She stood in line, reading the New York Review of Books; first finishing an article by Oliver Sacks on manic depression, then beginning an article on Emily Dickinson written by Joyce Carol Oates. She seemed like the kind of woman waiting for her Byron, or perhaps that was just the confluence of the pieces she was reading and the romantic film that she was in line to see. She wore her light brown hair in an easily-pinned chignon, not quite done up in a bun and with the ends just a bit loose. A black demi-cardigan covered a black vintage dress that might instead have been only designed with a long-past age in mind. She was slim with lively light eyes and a feminine air that she doubtless encouraged by dressing as if she lived in that now-eclipsed time when women and men lived largely in separate cultures.
Next to her stood a man of about the same age, dressed perhaps a bit too casually and colorfully for her to notice, holding a small, well-worn copy of The Age of Innocence in which he held his ticket. Both stood silently at the end of the line - which snaked, in their wake, out the door of the theater - for longer than expected as the previous film ran just behind schedule. Before picking up her NYRB issue, she had read the program for the rest of the David Lean films playing those two weeks. He had nearly recommended one in particular ("If you like David Lean, you should make a point of catching The Passionate Friends tomorrow evening"), but had hesitated. Just after his hesitation, his heart began to pound a bit more heavily than it should, and he thought of Newland Archer.
In the silence that followed his hesitation, he noticed her hair, and the small spots on the back of her neck; he caught just the outside of her eyes' brightness from his oblique angle. As the line began to move, he decided to sit in her row, or at least nearby, to offer himself another chance at conversation after the film. Before making it into the theater, he spotted a friend exiting from the first half of the double-feature; this friend suggested they sit together near the front, his usual preference. The woman in the black dress entered a row just behind the middle of the theater, which our prospective Byron noticed as he walked to the front. When the lights came up at the film's end, he turned to see her begin to walk out, but the theater's crowd kept them well-separated. He tried an alternate exit but found himself stuck in a narrow hallway behind a slow-moving older couple, angling for an opening through which to cut them off. When it finally came at the hallway's end, he hurried outside as if to catch her. Not seeing her in any direction, he returned inside, hoping that she had gone the restroom after the film's end. Standing as best as possible between the crowds of the lobby - entering, exiting, buying tickets, queuing for concessions - he looked for her. After a few moments, she walked toward the exit, and he and she saw each other, briefly, in the way one sees a person and perhaps, if one has already decided to notice, notices deeply but without betraying this depth.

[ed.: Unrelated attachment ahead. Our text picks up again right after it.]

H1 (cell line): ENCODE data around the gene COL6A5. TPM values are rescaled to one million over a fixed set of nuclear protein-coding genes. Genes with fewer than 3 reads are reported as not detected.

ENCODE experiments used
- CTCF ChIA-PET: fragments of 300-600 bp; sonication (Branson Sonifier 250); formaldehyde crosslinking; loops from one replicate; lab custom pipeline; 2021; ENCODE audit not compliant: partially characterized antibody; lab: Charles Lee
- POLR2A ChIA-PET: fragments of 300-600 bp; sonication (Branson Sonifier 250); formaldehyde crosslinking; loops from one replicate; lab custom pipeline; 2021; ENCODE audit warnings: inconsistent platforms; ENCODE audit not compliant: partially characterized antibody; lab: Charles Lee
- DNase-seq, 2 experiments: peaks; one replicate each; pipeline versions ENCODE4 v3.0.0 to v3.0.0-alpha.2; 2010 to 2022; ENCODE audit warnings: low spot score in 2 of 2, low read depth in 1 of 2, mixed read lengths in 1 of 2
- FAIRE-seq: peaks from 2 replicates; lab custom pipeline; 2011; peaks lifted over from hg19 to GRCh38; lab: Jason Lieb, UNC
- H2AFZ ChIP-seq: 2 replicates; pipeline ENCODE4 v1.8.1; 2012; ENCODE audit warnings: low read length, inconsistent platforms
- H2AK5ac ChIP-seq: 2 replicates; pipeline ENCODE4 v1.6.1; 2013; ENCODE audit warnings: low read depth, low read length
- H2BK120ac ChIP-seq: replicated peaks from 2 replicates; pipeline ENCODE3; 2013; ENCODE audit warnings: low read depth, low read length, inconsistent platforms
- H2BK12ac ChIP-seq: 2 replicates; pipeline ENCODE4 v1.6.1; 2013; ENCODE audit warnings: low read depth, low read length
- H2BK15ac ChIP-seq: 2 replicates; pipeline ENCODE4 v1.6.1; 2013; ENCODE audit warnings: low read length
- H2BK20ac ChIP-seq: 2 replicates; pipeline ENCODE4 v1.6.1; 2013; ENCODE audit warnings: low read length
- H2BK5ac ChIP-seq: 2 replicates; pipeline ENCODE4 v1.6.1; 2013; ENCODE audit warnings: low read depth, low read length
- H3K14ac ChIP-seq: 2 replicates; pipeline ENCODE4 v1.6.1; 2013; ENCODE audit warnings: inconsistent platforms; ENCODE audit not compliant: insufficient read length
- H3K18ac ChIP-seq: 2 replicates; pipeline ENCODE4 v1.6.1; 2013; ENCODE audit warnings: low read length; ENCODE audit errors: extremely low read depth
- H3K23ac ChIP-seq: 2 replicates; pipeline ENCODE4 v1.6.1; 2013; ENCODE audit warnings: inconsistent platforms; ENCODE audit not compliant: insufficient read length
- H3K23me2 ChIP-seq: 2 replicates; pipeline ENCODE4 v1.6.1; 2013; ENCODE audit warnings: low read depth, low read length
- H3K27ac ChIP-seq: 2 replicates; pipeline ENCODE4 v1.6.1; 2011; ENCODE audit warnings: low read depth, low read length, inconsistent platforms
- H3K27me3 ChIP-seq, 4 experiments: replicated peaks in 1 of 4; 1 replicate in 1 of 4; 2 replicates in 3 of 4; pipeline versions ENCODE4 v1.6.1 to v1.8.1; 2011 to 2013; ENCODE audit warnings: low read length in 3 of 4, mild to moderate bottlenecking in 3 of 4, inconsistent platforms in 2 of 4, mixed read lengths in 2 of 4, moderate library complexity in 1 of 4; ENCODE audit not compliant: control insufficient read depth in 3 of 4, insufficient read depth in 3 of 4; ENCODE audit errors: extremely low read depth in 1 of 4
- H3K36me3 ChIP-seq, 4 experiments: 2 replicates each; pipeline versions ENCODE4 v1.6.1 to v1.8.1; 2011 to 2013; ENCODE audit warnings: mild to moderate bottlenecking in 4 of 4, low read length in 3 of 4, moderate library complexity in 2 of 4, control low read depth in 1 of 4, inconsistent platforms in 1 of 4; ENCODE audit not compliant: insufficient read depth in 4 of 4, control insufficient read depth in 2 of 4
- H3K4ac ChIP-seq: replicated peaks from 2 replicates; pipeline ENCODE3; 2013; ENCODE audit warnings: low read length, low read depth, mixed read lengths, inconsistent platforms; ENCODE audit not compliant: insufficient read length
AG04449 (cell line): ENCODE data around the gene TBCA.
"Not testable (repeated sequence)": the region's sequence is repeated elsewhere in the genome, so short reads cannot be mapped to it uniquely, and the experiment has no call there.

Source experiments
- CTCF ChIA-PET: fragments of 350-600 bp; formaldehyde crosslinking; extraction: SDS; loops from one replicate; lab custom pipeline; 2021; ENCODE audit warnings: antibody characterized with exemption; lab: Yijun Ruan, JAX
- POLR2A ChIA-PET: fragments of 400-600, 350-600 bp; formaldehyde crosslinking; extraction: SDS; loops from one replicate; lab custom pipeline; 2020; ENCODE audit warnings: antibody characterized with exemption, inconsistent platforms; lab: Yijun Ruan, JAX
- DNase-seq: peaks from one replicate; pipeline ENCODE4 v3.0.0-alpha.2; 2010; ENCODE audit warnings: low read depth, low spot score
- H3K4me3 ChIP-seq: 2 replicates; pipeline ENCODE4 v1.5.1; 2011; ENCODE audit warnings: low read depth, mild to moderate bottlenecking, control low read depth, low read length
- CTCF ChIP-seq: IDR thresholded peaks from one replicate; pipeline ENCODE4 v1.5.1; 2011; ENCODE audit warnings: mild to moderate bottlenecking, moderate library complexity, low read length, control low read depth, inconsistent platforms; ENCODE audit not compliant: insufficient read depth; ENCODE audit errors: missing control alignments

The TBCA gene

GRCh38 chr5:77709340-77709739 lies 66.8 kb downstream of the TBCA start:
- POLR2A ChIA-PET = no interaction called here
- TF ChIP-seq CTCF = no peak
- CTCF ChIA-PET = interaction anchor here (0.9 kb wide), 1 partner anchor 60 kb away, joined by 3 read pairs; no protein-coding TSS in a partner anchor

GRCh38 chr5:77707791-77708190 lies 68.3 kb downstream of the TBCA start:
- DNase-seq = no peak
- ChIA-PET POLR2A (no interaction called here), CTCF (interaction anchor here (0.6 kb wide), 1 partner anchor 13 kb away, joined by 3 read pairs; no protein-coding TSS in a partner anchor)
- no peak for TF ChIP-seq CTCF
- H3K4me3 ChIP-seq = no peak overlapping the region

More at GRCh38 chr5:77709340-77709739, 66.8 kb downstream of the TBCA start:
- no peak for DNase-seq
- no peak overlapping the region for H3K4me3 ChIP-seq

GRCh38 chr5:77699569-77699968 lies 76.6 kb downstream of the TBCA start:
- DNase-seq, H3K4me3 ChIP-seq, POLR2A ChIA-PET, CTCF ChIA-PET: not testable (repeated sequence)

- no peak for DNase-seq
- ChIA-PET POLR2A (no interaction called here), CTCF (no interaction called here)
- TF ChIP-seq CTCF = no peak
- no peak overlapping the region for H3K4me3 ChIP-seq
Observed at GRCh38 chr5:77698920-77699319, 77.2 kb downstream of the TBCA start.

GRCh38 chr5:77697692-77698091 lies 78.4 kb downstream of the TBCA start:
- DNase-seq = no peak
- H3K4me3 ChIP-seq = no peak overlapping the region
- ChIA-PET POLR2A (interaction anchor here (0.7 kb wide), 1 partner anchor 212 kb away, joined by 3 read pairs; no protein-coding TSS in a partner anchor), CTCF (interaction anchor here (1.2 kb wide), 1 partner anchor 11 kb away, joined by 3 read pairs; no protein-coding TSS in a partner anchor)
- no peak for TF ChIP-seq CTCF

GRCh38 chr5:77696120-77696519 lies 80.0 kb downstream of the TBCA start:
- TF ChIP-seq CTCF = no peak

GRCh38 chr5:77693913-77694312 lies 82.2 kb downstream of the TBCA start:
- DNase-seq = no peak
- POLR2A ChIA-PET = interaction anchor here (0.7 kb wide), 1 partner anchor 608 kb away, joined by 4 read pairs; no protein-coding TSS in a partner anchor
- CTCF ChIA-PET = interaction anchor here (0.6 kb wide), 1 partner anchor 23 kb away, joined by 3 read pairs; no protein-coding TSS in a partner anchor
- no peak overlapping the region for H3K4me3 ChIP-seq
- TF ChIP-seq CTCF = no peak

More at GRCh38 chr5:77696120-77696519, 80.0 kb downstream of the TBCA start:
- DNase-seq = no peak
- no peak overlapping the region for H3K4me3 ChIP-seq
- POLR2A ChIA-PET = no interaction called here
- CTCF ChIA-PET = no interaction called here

A moment later he traced her path out the door and turned to catch sight of her direction. She walked briskly west. He had waited long enough that she was far away, or at least seemed so, by the time he had walked outside. He had wanted her to turn, to turn and smile for a moment and then keep walking, but she couldn't have known that he was looking toward her, and besides it would have broken the reserve that both had shown thus far and so clearly admired. If she had known he was standing there she wouldn't have turned, and if she had known he was standing there and she had wanted to turn she wouldn't have turned. So she walked all the way to the train without turning as he lost sight of her, and after waiting for his friend he walked to the same platform, barely missing the train she had taken and unsure whether she had taken the train at all.
The Passionate Friends plays tonight at Film Forum in New York. It is unmissable.
Brief Encounter is unquestionably the greatest English-language film ever made.
A Summer of Madness By Oliver Sacks
The Woman in White By Joyce Carol Oates